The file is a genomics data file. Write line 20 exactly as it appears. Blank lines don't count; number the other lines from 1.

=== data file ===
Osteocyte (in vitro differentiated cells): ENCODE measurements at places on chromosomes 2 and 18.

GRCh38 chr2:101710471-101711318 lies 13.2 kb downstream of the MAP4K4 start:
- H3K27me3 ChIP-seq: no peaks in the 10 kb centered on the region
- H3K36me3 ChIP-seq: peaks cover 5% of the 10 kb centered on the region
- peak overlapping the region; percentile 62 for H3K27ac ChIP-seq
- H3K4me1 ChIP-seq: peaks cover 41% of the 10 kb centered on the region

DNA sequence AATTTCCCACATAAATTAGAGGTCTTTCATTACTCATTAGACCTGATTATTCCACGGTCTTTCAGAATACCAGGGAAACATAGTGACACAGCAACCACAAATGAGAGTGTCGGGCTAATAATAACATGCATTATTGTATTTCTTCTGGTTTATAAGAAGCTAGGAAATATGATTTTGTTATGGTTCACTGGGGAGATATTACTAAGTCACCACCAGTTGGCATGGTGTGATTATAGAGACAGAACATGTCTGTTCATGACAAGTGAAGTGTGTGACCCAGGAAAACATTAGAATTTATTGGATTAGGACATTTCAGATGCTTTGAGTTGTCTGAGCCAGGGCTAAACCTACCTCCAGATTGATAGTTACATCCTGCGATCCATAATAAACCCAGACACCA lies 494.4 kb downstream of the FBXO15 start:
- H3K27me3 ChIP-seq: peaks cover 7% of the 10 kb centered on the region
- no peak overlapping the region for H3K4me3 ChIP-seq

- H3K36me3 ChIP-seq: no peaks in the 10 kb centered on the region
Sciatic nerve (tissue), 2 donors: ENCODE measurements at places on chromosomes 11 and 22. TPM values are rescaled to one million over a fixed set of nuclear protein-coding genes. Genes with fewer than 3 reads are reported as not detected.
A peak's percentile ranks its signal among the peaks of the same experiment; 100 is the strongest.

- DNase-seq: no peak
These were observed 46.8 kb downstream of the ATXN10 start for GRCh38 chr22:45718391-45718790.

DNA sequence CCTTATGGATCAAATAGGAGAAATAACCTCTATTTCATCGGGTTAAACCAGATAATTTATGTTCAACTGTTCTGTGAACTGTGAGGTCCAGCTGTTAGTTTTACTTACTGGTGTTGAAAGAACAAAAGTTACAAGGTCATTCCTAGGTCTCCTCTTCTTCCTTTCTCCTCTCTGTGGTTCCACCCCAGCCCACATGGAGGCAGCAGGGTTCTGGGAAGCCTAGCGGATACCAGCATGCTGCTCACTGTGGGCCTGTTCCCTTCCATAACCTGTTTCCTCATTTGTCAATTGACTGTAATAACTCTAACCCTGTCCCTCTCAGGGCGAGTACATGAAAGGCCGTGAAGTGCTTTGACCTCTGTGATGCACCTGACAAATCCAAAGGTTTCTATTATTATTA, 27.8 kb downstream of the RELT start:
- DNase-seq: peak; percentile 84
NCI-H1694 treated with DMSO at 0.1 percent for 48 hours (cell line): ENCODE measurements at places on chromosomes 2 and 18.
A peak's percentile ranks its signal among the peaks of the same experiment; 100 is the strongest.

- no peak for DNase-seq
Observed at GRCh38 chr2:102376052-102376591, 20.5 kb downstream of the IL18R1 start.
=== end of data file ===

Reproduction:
Observed at GRCh38 chr2:102376052-102376591, 20.5 kb downstream of the IL18R1 start.